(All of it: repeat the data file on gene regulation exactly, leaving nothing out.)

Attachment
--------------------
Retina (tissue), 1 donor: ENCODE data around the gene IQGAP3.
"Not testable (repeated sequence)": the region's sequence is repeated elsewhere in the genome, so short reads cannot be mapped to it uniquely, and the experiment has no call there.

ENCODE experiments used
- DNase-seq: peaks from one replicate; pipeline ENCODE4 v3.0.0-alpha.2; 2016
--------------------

Retina (tissue), 1 donor: ENCODE data around the gene IQGAP3.
"Not testable (repeated sequence)": the region's sequence is repeated elsewhere in the genome, so short reads cannot be mapped to it uniquely, and the experiment has no call there.

ENCODE experiments used
- DNase-seq: peaks from one replicate; pipeline ENCODE4 v3.0.0-alpha.2; 2016